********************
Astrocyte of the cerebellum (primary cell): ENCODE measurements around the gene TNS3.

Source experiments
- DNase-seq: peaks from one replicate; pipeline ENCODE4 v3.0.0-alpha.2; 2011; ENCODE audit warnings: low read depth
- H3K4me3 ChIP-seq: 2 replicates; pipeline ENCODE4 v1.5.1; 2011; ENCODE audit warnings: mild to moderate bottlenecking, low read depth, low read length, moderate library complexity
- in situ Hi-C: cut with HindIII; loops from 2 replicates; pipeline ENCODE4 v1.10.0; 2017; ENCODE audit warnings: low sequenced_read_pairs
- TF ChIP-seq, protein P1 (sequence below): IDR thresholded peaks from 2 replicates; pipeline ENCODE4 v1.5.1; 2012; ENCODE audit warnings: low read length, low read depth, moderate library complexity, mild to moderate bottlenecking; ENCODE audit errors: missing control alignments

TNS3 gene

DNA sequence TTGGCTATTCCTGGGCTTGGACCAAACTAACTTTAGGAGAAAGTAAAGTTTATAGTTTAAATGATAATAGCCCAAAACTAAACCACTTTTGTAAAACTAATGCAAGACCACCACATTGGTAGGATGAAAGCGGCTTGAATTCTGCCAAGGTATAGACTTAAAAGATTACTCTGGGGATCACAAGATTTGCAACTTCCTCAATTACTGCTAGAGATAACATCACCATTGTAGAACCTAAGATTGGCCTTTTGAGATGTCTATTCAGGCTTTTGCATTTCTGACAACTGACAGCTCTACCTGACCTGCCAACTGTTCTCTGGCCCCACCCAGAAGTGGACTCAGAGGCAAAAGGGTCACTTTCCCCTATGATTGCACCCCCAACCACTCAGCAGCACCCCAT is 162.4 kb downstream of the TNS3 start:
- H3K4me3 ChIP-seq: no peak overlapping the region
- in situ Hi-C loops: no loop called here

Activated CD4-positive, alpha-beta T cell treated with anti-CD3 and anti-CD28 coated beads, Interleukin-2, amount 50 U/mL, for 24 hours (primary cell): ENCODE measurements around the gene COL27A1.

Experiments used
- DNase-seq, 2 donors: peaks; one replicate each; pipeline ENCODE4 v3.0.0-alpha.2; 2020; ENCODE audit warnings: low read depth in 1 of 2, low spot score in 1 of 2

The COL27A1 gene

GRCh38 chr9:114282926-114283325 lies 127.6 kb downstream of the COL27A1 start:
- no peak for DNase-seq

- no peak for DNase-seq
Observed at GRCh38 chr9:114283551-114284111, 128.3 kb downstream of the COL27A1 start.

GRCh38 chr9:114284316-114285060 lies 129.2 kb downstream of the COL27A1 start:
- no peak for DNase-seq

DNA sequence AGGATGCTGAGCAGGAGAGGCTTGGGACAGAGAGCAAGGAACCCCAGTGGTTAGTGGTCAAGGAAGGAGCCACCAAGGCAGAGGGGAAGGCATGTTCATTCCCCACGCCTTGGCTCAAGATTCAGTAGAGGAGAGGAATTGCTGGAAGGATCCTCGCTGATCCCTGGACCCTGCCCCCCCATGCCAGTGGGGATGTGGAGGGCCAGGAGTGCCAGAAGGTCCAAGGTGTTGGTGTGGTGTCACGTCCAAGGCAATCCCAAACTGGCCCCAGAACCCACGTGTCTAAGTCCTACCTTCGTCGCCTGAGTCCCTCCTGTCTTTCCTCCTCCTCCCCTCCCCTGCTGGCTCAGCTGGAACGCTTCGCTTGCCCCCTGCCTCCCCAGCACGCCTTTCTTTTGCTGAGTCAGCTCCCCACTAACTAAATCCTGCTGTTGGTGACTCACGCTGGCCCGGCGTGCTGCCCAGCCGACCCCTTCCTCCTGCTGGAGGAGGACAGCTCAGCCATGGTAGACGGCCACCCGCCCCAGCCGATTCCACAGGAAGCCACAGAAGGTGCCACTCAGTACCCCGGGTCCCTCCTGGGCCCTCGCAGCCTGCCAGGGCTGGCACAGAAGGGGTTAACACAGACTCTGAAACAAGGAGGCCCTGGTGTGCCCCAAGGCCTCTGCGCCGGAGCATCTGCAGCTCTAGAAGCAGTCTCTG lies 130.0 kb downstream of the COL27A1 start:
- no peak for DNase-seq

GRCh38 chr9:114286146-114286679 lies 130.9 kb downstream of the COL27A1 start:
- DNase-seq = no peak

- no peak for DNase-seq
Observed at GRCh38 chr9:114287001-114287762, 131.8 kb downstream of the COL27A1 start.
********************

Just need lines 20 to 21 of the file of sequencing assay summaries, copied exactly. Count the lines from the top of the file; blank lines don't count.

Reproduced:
- no peak for DNase-seq

DNA sequence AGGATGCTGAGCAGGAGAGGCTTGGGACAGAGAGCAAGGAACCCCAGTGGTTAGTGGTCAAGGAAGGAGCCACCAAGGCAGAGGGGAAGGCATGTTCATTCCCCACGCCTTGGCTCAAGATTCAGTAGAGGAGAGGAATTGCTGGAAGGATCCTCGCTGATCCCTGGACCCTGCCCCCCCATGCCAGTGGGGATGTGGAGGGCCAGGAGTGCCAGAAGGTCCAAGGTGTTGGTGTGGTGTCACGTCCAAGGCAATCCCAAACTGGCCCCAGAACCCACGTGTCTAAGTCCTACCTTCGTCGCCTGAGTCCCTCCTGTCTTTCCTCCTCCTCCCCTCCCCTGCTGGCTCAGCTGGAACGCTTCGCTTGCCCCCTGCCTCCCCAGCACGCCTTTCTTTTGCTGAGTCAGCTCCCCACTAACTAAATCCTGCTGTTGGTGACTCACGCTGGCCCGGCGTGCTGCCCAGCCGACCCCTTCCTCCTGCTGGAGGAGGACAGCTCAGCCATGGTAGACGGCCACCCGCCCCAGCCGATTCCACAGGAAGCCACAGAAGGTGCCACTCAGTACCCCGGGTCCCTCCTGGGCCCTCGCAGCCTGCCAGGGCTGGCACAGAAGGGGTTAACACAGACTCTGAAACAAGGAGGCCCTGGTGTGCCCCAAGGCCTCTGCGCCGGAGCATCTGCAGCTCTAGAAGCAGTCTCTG lies 130.0 kb downstream of the COL27A1 start: